Normally, when we learn about this idea of not looking at outward appearances, but looking at the heart, walking by faith, not by sight, we talk about how this applies to individual people and we are taught not to judge. This is good, true, and right. But today, I want to talk about how this applies to injustice that we see. Just taking the refugee issue, what we see are headlines and heart-shredding photos. We see apathy, we see outrage, we see stubbornness, we see disempowerment. When we focus there, on what we can see about these issues, it’s overwhelming, and I think of Psalm 42:7 when the waves sweep over us and we feel flooded. When we are flooded, we can’t be what God is calling us to be because we are so focused on what we can see that we cannot walk by faith.

Walking by faith and not by sight has a different focus. It starts with remembering what God is calling us to be. In 2 Corinthians 5:20 and 21, God is calling us to be ambassadors for Christ and the righteousness of God. As ambassadors for Christ, we are called to bring the good news about the resurrection of Jesus to the world in word and in deed, and we are supposed to be the righteousness of God. This word that is translated as righteousness has three meanings. First, to live an ethical life, second to be in right standing with God, and third, which is really the primary meaning of the word, to bring justice where there has been injustice. We are called to be ambassadors for Christ AND the righteousness/justice of God. When we think of all this in light of an injustice in the world, and what Paul said in verse 17, “If anyone is in Christ there is a new creation: everything old has passed away, everything has become new!” What this means is that as we go out as ambassadors for Christ, as we go out as the righteousness of God, we have to follow God so that we can find what can’t be seen and work with God together to bring new life where there has been death, to bring light where there has been darkness, so that the old suffering can pass away and the present can be a new beginning.

Let me tell you a story about walking by faith and not by sight. A story that you all are in the middle of right now. It is quiet. It is patient. When I started a Briarwood a year and a half ago, I learned about the West Island Network of churches. I wasn’t sure how Briarwood fit into it and I started praying for God to help me learn how we fit into this network. I started sending to the Outreach Committee all of the things that the West Island Network was sending to me. There was one thing that resonated with them and the Outreach Committee brought it to you: Big Brothers and Big Sisters knew of a refugee family in crisis who needed help for the 2017/2018 school year. They needed help paying for food for snacks for their children at school, and also needed help paying the school fees and the lunch supervision fees, as well as bus passes for the mother. The Outreach Committee asked you once for money to help this family and you gave over $1,000 and we were able to help this family with everything they had asked for during their crisis.

During this work of helping this family, we learned that the French school where these children attend had many families in the same situation, who are unable to pay their school fees and lunch supervision fees. I have since learned that this is happening in many, of the French schools. I asked the secretary at my kids’ current school if they have new refugee families this year who can’t pay their fees. She told me that they have 65 newly-arrived families with either refugee or asylum-seeker status. They come predominantly from Nigeria, Djibouti, Ethiopia, Cameroon, and Somalia. The secretary told me that they are the people who are walking over the border from the United States into Canada.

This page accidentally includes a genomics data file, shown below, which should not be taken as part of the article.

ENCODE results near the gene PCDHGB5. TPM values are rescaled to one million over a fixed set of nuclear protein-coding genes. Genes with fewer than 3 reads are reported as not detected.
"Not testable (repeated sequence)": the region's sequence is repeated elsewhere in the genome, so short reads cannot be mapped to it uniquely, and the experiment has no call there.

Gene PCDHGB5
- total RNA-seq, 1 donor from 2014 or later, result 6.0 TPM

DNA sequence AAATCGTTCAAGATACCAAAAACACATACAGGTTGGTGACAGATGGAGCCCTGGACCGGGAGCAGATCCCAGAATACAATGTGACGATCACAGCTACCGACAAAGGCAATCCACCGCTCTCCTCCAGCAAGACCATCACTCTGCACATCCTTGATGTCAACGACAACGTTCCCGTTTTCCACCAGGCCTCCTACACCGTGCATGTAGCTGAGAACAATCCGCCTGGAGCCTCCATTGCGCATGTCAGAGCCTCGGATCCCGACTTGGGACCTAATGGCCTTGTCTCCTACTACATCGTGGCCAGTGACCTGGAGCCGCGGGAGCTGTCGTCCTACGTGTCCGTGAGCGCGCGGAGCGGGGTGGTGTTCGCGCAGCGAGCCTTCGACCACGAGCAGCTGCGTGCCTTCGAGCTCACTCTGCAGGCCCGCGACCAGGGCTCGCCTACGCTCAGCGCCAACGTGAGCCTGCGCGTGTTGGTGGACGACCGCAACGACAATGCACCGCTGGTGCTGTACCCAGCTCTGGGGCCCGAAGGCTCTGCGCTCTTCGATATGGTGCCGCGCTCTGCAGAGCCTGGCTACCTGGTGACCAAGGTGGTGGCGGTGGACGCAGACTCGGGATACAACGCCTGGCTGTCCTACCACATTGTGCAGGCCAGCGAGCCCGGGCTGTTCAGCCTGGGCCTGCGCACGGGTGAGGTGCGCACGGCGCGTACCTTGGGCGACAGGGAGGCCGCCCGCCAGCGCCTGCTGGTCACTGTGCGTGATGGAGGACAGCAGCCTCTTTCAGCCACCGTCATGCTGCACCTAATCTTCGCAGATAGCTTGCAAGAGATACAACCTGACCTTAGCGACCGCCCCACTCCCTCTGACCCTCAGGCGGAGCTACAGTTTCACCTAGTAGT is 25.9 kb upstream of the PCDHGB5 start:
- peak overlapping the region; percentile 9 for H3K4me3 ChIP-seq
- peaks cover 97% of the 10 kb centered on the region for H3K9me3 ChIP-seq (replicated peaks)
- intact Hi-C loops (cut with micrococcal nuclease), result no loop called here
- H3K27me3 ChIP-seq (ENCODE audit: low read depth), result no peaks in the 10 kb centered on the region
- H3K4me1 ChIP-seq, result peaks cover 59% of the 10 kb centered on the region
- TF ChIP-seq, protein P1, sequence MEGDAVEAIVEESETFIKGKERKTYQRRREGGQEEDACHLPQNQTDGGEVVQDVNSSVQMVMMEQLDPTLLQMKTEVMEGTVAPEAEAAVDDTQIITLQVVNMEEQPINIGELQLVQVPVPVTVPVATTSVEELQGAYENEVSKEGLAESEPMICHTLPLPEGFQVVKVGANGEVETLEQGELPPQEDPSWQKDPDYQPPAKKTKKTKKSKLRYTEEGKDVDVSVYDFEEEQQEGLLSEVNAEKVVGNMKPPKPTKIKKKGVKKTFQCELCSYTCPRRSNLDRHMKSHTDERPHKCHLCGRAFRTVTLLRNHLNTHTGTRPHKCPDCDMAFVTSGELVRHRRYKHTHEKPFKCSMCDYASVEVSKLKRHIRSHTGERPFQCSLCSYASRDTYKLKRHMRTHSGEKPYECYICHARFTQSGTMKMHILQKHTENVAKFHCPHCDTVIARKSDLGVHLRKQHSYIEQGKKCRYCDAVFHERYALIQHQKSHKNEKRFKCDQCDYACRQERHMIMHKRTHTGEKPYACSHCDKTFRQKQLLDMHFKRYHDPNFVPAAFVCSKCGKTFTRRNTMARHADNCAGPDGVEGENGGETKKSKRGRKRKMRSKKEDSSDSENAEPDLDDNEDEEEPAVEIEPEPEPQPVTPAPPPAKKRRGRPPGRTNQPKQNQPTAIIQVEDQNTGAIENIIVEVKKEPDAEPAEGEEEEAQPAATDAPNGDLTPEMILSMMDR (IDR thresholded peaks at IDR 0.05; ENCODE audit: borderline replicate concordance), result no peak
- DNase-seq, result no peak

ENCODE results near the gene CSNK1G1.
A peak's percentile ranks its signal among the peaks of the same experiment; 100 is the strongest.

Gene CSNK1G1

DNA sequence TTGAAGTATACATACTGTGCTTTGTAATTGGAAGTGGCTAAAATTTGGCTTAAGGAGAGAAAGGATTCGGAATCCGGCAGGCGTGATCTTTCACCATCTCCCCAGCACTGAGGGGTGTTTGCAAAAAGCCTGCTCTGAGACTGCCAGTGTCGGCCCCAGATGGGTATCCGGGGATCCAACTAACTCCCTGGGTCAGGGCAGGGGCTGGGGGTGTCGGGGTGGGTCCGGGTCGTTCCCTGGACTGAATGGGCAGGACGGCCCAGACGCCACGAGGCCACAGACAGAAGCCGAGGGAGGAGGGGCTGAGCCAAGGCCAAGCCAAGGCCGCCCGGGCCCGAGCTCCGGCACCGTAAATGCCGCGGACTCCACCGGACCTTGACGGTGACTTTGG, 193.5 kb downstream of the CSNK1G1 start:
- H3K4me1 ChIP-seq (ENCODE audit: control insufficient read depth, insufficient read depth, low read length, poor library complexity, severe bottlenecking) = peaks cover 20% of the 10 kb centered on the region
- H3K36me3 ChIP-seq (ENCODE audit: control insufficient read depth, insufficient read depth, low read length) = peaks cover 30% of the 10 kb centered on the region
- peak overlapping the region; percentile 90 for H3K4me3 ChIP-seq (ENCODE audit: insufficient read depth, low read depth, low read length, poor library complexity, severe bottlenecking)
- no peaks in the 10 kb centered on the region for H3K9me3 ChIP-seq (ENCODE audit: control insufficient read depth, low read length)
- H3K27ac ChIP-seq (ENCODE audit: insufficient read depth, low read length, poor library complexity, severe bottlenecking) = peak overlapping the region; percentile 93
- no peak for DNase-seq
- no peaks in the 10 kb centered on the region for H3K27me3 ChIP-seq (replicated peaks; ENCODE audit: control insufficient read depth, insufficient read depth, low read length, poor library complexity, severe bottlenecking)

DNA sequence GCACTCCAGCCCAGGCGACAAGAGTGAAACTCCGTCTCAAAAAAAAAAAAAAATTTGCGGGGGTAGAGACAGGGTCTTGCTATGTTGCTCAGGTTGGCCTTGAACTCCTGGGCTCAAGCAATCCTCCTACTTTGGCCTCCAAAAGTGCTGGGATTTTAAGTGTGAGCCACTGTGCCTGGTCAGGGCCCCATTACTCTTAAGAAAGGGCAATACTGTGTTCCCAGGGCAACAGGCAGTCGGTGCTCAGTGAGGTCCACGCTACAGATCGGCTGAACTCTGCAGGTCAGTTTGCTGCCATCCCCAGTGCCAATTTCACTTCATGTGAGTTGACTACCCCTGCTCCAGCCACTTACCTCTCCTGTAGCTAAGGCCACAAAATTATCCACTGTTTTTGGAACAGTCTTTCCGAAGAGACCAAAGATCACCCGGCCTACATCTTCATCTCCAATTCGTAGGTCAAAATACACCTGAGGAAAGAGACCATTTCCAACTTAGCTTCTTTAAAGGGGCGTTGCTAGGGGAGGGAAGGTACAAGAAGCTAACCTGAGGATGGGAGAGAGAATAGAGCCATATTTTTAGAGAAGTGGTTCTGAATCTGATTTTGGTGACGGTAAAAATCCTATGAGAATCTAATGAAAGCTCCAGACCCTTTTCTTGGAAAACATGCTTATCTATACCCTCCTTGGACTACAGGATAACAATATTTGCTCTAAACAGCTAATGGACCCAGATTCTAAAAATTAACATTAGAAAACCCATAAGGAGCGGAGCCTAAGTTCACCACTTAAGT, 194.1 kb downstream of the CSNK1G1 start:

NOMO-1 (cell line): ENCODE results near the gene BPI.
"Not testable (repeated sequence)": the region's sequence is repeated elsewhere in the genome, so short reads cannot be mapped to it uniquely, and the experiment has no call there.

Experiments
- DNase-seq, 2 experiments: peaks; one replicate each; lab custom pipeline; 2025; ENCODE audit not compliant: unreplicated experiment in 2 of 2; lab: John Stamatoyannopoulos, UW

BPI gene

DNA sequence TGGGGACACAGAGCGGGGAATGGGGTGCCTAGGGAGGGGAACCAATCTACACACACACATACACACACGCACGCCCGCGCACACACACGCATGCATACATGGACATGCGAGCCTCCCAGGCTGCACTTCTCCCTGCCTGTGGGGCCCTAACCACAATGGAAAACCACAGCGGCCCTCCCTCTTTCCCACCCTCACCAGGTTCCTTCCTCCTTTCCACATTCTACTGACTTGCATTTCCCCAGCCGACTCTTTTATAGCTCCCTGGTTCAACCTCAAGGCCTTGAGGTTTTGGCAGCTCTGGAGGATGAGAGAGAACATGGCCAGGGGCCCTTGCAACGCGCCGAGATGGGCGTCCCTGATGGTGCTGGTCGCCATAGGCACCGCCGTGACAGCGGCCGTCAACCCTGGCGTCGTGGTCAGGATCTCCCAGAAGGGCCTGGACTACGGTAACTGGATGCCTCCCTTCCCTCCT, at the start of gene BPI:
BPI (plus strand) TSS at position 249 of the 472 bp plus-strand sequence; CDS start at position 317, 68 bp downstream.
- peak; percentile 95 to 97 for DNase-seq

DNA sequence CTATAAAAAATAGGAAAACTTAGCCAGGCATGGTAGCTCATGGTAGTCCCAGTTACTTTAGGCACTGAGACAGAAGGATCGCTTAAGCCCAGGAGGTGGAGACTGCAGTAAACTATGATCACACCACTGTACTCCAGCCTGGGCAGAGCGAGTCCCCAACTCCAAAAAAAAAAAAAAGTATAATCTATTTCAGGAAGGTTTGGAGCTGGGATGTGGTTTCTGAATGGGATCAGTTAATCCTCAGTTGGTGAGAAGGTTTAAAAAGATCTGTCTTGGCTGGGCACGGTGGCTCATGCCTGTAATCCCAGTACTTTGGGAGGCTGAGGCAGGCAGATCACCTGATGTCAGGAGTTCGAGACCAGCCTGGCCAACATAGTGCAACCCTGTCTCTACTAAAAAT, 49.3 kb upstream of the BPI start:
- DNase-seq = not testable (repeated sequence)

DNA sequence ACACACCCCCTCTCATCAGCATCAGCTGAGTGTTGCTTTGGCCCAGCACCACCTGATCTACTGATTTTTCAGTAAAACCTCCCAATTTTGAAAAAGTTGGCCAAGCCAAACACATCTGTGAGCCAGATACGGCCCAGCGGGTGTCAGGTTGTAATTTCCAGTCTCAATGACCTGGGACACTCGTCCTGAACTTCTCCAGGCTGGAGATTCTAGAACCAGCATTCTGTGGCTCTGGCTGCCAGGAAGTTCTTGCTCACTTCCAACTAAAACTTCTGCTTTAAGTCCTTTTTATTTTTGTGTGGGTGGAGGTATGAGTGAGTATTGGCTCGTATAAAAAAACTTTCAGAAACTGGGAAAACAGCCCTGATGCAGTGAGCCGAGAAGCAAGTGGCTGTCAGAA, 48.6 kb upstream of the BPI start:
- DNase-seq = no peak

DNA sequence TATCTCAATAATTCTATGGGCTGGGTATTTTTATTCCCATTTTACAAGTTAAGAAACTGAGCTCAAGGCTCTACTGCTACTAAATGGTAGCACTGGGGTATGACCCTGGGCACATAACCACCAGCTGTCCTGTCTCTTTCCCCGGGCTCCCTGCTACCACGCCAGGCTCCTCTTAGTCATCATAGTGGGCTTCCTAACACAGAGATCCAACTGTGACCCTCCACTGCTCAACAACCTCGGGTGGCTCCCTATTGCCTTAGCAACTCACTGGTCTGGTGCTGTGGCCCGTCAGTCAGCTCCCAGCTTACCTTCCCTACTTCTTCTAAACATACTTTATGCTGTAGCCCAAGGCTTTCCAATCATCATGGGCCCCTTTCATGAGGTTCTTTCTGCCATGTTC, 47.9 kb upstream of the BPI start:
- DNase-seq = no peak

I’m grateful for the faithful work of the Outreach Committee quietly, patiently finding out what we can’t see. So that we can walk by faith, they are praying over the summer for God’s guidance so that we can discern how to walk by faith and not by sight. So that we can discern how God is calling us to respond as ambassadors for Christ and the righteousness of God in our local outreach moving forward. I hope that you will pray for wisdom and discernment for our Outreach Committee. The current members are Marilyn Scott, Jim Murray, Fred Goodfellow, Penny Gibb, Stevie and myself.

For me, personally, I see hope for ways that I can be an ambassador for Christ and the righteousness of God, and also to live out the liberty and justice-for-all that is the core of my identity as an American. Helping refugees fleeing from the U.S. into my neighbourhood is something I can do. I’ve been working with my neighbours to raise funds for the newly-arrived refugee and asylum-seeking families who can’t pay their book and lunch supervision fees. In addition to supporting PWS&D, which works to stabilize life for families who live in countries in turmoil prevents people from becoming refugees in the first place. They also help people who are living in refugee camps in other parts of the world. This seems manageable, but at the same time it feels like it is not enough. Another aspect of walking by faith and not by sight, is trusting God. Trusting God enough to do what God is calling us to do, so that we can faithfully do our small part in God’s big work. We can’t see God’s big picture and we can’t see where our small contribution will lead us, but we can walk by faith, trusting that God is leading us on paths of righteousness for God’s name sake. Amen.

#2Corinthians5 #1Samuel15 #1Samuel16 #Refugees